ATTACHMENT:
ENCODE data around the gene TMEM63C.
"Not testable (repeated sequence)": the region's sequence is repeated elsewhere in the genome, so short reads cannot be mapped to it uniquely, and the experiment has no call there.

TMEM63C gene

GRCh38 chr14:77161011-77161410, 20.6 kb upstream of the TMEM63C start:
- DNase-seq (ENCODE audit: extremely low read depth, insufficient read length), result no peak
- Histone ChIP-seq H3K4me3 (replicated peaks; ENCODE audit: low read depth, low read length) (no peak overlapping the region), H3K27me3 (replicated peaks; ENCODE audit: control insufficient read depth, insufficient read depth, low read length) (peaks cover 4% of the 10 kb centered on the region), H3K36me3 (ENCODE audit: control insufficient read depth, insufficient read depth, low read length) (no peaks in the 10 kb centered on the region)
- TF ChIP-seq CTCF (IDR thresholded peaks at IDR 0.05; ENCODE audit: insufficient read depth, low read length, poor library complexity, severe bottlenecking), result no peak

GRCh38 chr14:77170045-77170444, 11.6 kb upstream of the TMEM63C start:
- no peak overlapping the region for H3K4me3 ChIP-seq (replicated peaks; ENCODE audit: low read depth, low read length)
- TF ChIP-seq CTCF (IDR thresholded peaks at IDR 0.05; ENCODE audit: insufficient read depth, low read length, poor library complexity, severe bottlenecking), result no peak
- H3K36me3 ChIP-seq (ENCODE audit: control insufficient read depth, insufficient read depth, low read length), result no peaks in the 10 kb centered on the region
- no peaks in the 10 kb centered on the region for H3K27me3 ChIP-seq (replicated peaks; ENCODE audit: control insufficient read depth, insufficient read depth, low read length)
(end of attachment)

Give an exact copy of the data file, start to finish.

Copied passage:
ENCODE data around the gene TMEM63C.
"Not testable (repeated sequence)": the region's sequence is repeated elsewhere in the genome, so short reads cannot be mapped to it uniquely, and the experiment has no call there.

TMEM63C gene

GRCh38 chr14:77161011-77161410, 20.6 kb upstream of the TMEM63C start:
- DNase-seq (ENCODE audit: extremely low read depth, insufficient read length), result no peak
- Histone ChIP-seq H3K4me3 (replicated peaks; ENCODE audit: low read depth, low read length) (no peak overlapping the region), H3K27me3 (replicated peaks; ENCODE audit: control insufficient read depth, insufficient read depth, low read length) (peaks cover 4% of the 10 kb centered on the region), H3K36me3 (ENCODE audit: control insufficient read depth, insufficient read depth, low read length) (no peaks in the 10 kb centered on the region)
- TF ChIP-seq CTCF (IDR thresholded peaks at IDR 0.05; ENCODE audit: insufficient read depth, low read length, poor library complexity, severe bottlenecking), result no peak

GRCh38 chr14:77170045-77170444, 11.6 kb upstream of the TMEM63C start:
- no peak overlapping the region for H3K4me3 ChIP-seq (replicated peaks; ENCODE audit: low read depth, low read length)
- TF ChIP-seq CTCF (IDR thresholded peaks at IDR 0.05; ENCODE audit: insufficient read depth, low read length, poor library complexity, severe bottlenecking), result no peak
- H3K36me3 ChIP-seq (ENCODE audit: control insufficient read depth, insufficient read depth, low read length), result no peaks in the 10 kb centered on the region
- no peaks in the 10 kb centered on the region for H3K27me3 ChIP-seq (replicated peaks; ENCODE audit: control insufficient read depth, insufficient read depth, low read length)